Driver Texting Now an Issue in Back Seat
After decades of marriage, Terry and Debbie Buchen learned to work through various marital issues. Then something new came between them — his cellphone.
Mr. Buchen, 62, couldn’t put it down while driving. The first time he sent e-mail messages from behind the wheel, he drove his BMW S.U.V. into a ditch on a deserted stretch of road.
He was alone and driving slowly, and he wasn’t injured. Still, the incident was “very scary,” his wife said.
Mr. Buchen knew he had a to make a choice between his habit and marital bliss.
“I chose my wife,” he said. But then Mr. Buchen, an agronomist for golf courses, asked for a compromise: he asked her to drive when they were together so he could stay connected with clients. That didn’t fly. “If looks could kill,” he said.
For all the conversations about distracted driving playing out in statehouses and on talk shows, the most heated discussions, and the ones with the most lasting impact, may be happening between family members and friends.
Such disputes are an extension of a longstanding source of tension — sometimes light, other times more antagonistic — between drivers and their self-appointed watchdogs.
It’s just that now, the back-seat driver is going after the BlackBerry.
These critics say such devices not only put lives at risk, but also steal attention from passengers hoping for some quality catch-up time. The multitaskers counter with the view that they must, and like, to tend to social and work demands.
Safety advocates who favor outlawing multitasking behind the wheel say the new generation of back-seat hawks may be playing a crucial role in changing the culture — much as they did in helping enforce seat belt laws — in a way these advocates say laws alone may not be able to.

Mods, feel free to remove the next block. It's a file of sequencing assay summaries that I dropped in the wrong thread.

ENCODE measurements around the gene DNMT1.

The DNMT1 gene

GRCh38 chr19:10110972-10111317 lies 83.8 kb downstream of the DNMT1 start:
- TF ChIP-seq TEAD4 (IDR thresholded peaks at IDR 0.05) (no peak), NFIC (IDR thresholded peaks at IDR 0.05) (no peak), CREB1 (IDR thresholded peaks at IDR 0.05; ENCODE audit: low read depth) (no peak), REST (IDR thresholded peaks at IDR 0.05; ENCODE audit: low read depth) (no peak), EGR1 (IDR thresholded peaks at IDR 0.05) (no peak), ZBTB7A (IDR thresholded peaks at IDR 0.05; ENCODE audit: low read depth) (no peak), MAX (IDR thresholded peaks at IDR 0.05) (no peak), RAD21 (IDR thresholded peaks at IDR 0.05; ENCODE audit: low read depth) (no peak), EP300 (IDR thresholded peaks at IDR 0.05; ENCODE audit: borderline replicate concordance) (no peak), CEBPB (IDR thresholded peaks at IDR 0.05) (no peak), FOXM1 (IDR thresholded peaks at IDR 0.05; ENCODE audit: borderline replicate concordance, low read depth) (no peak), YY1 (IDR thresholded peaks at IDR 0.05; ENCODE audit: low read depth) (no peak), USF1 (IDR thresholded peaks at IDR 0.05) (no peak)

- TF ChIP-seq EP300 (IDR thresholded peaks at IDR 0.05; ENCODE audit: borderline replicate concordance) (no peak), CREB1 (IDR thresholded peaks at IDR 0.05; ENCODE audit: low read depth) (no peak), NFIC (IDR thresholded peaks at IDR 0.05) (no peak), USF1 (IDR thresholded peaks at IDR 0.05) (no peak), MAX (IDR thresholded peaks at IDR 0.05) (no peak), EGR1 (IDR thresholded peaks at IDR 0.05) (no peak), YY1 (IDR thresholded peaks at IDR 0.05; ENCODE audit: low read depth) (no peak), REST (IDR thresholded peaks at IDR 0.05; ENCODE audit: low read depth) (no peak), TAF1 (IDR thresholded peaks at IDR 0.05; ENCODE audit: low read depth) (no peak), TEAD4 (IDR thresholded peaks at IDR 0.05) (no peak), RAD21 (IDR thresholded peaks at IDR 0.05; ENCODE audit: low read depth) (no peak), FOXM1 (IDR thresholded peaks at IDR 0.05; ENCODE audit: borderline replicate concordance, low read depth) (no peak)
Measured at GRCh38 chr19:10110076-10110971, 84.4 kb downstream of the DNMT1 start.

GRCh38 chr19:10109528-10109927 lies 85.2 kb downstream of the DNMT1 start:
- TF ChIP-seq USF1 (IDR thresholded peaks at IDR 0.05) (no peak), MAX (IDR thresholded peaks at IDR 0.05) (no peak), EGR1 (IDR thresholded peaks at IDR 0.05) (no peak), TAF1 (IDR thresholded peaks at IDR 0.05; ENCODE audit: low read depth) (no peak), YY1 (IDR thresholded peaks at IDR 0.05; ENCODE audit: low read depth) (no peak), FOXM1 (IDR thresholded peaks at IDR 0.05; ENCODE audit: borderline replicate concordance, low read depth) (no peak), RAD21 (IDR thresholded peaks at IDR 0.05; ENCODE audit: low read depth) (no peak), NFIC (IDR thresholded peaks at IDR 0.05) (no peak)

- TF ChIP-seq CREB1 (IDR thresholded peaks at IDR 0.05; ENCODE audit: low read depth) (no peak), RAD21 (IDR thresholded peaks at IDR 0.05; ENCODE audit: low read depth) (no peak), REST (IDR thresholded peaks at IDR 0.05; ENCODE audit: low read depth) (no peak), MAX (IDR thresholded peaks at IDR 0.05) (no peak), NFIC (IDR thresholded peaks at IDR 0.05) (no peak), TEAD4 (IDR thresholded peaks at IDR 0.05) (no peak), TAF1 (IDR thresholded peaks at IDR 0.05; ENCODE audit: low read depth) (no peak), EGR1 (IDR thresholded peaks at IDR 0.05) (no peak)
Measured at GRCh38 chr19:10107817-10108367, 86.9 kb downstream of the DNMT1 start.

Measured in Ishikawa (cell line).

In a survey conducted this year of 2,501 people, the AAA Foundation for Highway Safety found that 48 percent of people worry about a friend or family member driving unsafely. Of those people, 19 percent said the cause of their concern was multitasking behind the wheel.
Some drivers say that the second-guessing is unnecessary because of their ability to handle driving and other tasks.
“I barely even look at my phone when I text,” said Sarah Edwards, 29, a customer service representative in Cleveland.
Her close friend, Amy Macauley, 32, isn’t convinced. “We’ve talked about this,” Ms. Macauley said. “I’ve cited vague statistics about how dangerous it is, but she doesn’t pay attention.”
She brings a particular sensitivity to the discussion. Her sister and the husband of a close friend died from crash injuries, and her brother-in-law was seriously injured in a car accident.
“I know things can change in an instant when someone is behind the wheel,” Ms. Macauley said. To her, talking on the phone or texting while driving, unless it’s an emergency, is “completely gross.”
People like Ms. Macauley are finding more ammunition to argue their side.
Studies show that people who talk on the phone while driving face four times as great a crash risk as those who do not. The risk is considerably higher for motorists who text.